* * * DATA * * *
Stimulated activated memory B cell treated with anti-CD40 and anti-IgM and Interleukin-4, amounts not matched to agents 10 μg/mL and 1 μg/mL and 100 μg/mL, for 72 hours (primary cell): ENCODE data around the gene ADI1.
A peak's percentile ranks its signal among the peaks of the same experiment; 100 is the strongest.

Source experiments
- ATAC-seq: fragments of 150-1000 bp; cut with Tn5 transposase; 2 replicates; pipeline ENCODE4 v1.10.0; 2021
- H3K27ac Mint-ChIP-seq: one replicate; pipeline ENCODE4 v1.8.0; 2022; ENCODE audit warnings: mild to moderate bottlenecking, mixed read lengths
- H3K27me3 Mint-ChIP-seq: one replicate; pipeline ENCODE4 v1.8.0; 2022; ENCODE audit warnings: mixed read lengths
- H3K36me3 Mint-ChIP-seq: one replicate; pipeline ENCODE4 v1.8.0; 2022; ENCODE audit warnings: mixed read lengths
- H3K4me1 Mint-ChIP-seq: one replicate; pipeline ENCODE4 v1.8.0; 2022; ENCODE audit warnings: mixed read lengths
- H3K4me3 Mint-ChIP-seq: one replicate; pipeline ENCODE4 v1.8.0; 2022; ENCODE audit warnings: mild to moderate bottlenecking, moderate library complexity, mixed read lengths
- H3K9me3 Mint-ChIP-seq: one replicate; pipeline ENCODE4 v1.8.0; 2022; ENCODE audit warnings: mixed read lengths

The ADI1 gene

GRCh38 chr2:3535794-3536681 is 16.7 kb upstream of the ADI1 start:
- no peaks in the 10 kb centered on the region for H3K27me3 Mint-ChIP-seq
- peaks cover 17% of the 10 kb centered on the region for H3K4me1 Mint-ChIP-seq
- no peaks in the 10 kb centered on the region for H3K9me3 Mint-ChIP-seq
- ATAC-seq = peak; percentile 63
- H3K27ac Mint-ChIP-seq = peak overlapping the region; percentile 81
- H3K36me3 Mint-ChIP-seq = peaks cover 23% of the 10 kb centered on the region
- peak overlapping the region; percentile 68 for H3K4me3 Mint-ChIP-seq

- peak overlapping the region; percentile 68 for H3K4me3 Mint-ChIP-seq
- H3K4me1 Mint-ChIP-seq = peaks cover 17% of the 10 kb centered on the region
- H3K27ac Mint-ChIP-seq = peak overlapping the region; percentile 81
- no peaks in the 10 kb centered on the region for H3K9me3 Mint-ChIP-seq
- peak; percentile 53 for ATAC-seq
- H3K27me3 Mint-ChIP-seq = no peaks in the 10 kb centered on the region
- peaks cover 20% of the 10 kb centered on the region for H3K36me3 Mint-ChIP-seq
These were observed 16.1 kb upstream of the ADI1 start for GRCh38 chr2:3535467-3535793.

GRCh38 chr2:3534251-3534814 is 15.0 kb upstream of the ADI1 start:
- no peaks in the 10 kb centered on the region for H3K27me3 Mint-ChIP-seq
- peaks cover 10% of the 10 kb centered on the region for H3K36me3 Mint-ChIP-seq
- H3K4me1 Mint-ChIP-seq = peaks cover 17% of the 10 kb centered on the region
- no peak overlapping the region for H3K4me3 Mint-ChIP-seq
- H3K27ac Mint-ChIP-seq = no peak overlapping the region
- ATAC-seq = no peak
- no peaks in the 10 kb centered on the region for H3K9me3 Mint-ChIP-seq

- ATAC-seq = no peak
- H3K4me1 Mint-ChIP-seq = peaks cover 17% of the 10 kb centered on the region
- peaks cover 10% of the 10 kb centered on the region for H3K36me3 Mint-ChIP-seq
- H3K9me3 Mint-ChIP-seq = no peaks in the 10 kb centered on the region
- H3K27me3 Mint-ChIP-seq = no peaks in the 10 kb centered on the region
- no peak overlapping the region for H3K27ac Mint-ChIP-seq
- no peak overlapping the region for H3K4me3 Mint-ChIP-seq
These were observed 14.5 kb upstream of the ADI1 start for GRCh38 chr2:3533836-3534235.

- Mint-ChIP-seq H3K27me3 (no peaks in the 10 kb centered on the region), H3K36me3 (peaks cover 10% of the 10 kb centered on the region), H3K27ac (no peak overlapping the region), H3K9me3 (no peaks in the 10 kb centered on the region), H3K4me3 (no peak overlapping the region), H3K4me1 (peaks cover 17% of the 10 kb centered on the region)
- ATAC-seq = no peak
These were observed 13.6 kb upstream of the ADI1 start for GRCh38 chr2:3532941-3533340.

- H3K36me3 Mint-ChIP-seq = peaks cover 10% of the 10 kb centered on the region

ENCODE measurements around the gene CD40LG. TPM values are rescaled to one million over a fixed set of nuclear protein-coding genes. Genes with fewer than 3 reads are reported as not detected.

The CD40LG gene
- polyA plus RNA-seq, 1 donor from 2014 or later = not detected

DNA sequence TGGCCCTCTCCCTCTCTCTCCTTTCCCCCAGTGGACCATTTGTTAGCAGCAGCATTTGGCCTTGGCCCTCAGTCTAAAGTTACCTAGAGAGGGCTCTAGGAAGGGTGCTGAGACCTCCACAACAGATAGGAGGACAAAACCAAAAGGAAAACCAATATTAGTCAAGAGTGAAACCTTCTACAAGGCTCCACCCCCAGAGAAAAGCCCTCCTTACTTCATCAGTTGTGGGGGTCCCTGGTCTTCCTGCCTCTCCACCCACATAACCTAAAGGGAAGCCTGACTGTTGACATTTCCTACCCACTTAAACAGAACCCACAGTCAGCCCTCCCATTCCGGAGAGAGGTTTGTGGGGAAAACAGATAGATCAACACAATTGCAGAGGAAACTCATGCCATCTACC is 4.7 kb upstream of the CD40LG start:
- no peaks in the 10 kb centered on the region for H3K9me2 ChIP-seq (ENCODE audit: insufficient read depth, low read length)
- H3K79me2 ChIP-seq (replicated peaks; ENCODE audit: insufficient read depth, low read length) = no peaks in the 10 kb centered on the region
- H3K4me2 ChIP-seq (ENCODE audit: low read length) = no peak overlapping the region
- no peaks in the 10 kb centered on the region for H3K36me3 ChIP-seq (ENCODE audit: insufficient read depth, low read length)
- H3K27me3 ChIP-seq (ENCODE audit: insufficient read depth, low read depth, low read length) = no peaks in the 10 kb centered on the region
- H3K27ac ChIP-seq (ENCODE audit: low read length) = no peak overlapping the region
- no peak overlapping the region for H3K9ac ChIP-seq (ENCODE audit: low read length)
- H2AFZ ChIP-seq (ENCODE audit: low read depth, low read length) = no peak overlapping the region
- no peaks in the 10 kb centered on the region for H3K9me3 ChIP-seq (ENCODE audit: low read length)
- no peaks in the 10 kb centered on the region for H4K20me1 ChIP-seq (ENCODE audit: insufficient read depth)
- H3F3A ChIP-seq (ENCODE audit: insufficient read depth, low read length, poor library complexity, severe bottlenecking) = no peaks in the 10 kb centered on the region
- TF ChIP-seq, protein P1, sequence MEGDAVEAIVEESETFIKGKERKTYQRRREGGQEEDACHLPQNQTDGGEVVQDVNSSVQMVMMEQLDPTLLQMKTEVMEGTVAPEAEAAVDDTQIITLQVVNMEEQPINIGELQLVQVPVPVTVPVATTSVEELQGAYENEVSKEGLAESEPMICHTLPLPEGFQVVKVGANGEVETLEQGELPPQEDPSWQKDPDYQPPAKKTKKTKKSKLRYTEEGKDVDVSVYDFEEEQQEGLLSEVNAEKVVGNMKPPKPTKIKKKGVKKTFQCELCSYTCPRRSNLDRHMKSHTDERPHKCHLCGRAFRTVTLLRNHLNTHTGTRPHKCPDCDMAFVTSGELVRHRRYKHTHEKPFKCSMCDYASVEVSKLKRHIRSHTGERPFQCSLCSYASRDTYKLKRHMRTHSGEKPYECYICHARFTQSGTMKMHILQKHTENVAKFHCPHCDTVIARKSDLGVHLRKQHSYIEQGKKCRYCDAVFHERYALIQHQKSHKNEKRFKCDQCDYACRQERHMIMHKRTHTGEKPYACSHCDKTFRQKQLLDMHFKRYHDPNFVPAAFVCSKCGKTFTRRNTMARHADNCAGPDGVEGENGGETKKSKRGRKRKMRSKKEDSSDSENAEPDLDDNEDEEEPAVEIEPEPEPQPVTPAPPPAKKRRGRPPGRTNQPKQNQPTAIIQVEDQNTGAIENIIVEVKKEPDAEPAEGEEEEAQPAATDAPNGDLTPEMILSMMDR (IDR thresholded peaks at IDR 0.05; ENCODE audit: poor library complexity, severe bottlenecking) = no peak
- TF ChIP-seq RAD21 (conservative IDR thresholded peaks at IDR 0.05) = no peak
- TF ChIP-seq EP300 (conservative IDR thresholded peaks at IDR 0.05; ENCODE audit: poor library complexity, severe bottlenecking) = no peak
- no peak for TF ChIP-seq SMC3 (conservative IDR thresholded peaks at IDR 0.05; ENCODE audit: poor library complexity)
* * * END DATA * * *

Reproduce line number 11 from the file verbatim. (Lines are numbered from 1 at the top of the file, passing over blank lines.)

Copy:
The ADI1 gene